Congenital myopathy refers to a group of muscle disorders that appear at birth or in infancy. Typically, an infant with a congenital myopathy will be "floppy," have difficulty breathing or feeding, and will lag behind other babies in meeting normal developmental milestones such as turning over or sitting up. Muscle weakness can occur for many reasons, including a problem with the muscle, a problem with the nerve that stimulates the muscle, or a problem with the brain. Therefore, to diagnose a congenital myopathy, a neurologist will perform a detailed physical exam as well as tests to determine the cause of weakness. If a myopathy is suspected, possible tests include a blood test for a muscle enzyme called creatine kinase, an electromyogram (EMG) to evaluate the electrical activity of the muscle, a muscle biopsy, and genetic testing.
All patients should have baseline PFTs that are repeated in at least yearly intervals. Treatment options include chest physiotherapy, manually assisted cough, early treatment of respiratory infections, noninvasive ventilation, and tracheostomy combined with permanent ventilation. M is considered rare, affecting approximately 1 in 50,000 people. NM can be caused by a mutation in one of several different genes responsible for making muscle protein.Over the past 15 years, the genetic basis of many of the different forms of congenital myopathy has been identified – although it is evident that there are still many additional genes to be discovered.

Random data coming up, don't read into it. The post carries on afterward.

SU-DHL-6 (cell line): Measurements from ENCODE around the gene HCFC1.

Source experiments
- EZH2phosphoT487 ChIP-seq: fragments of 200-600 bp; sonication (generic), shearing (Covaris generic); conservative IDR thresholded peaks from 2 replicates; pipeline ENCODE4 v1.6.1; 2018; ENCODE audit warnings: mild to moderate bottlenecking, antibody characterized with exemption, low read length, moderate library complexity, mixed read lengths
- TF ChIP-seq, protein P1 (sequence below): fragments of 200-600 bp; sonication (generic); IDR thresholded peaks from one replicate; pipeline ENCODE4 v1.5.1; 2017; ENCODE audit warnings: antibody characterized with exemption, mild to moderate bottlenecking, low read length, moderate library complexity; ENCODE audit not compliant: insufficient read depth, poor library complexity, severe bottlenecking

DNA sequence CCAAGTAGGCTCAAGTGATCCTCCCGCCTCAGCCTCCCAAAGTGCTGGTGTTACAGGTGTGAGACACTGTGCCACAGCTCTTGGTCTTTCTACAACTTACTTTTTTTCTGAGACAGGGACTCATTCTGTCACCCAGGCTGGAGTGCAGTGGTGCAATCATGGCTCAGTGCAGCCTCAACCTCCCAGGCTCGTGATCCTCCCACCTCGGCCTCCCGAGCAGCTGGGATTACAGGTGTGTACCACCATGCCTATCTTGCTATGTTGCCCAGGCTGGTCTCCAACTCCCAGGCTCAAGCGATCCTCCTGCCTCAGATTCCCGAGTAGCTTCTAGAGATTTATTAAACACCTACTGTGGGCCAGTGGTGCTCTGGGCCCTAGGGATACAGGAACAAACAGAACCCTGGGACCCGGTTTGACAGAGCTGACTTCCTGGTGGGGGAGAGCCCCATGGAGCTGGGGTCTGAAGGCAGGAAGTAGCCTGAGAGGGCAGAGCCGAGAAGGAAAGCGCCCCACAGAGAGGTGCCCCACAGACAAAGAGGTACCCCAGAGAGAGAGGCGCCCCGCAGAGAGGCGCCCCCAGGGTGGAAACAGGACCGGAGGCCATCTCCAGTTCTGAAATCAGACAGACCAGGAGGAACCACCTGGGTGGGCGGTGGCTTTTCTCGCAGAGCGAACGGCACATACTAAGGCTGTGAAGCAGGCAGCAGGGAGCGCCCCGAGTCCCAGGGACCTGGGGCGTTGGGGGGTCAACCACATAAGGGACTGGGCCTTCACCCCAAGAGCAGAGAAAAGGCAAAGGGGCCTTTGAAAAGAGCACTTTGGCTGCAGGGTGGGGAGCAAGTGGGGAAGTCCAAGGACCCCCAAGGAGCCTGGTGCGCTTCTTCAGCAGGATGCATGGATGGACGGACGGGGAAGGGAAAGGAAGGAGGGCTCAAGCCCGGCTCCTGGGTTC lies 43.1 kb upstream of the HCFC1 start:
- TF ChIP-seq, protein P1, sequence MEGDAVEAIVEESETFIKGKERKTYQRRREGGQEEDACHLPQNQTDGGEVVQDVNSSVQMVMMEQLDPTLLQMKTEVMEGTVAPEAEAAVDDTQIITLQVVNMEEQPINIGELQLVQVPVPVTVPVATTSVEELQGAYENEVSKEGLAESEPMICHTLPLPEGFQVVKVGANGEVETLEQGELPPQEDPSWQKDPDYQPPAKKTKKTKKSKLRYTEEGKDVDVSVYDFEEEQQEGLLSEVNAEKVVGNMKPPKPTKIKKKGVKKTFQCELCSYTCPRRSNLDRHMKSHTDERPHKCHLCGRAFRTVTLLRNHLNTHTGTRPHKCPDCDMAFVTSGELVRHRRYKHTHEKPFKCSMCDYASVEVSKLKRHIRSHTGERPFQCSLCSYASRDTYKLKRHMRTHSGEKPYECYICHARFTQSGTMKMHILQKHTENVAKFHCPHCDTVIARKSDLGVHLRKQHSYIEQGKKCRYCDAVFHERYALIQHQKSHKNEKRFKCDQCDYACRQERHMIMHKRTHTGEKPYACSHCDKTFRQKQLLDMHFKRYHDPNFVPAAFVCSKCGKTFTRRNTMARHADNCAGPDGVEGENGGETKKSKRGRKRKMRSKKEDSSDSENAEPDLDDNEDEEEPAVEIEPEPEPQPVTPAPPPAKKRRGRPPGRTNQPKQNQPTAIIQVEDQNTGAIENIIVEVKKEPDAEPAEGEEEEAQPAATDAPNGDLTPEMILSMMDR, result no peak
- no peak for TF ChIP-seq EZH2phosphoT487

Historically the congenital myopathies have been classified on the basis of the major morphological features seen on muscle biopsy – e.g., rods (nemaline myopathy), cores (central core disease and multiminicore disease), central nuclei (centronuclear/myotubular myopathy) and selective hypotrophy of type 1 fibres (congenital fibre type disproportion). Over the past 15 years, the genetic basis of many of the different forms of congenital myopathy has been identified – although it is evident that there are still many additional genes to be discovered.